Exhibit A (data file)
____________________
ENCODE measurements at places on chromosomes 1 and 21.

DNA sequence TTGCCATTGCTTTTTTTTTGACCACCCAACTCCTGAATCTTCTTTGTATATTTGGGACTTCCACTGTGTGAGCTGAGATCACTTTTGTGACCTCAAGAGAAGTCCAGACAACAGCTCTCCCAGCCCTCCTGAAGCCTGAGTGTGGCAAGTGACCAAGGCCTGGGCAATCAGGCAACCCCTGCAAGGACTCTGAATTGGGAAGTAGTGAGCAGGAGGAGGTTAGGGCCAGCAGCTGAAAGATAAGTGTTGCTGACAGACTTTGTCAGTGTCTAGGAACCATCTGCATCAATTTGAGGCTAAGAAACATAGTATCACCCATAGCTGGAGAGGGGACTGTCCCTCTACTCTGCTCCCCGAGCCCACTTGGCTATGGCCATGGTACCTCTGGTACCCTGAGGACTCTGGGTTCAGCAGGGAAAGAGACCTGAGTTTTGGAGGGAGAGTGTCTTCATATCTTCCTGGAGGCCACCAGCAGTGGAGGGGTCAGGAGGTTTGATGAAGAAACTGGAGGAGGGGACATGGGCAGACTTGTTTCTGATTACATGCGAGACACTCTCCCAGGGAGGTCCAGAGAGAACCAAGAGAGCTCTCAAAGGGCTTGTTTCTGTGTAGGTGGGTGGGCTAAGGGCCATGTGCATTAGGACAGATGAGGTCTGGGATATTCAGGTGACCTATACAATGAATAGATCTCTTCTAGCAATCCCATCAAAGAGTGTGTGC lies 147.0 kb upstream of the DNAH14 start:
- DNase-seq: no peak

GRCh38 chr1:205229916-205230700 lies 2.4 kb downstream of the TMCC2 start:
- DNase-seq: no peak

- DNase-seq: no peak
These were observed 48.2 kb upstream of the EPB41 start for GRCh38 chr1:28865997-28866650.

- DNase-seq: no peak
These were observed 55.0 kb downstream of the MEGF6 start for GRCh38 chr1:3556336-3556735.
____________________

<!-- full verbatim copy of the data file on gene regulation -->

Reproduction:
ENCODE measurements at places on chromosomes 1 and 21.

DNA sequence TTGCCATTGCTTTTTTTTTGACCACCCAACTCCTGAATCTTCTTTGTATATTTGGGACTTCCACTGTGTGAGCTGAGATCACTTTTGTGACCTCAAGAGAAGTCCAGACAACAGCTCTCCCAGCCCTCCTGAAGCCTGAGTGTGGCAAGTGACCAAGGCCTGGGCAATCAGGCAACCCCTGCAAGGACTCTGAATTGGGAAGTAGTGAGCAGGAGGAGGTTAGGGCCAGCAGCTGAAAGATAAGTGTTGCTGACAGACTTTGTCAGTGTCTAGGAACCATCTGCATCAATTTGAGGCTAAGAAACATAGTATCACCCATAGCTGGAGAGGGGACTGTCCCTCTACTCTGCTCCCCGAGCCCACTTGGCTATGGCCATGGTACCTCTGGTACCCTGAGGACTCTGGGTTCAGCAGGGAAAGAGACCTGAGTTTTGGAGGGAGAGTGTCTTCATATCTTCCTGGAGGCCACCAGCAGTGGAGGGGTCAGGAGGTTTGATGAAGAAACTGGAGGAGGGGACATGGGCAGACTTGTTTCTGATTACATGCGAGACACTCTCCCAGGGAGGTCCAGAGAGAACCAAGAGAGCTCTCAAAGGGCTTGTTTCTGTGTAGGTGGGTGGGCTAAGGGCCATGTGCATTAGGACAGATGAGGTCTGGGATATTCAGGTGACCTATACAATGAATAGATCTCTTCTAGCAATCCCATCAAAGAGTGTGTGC lies 147.0 kb upstream of the DNAH14 start:
- DNase-seq: no peak

GRCh38 chr1:205229916-205230700 lies 2.4 kb downstream of the TMCC2 start:
- DNase-seq: no peak

- DNase-seq: no peak
These were observed 48.2 kb upstream of the EPB41 start for GRCh38 chr1:28865997-28866650.

- DNase-seq: no peak
These were observed 55.0 kb downstream of the MEGF6 start for GRCh38 chr1:3556336-3556735.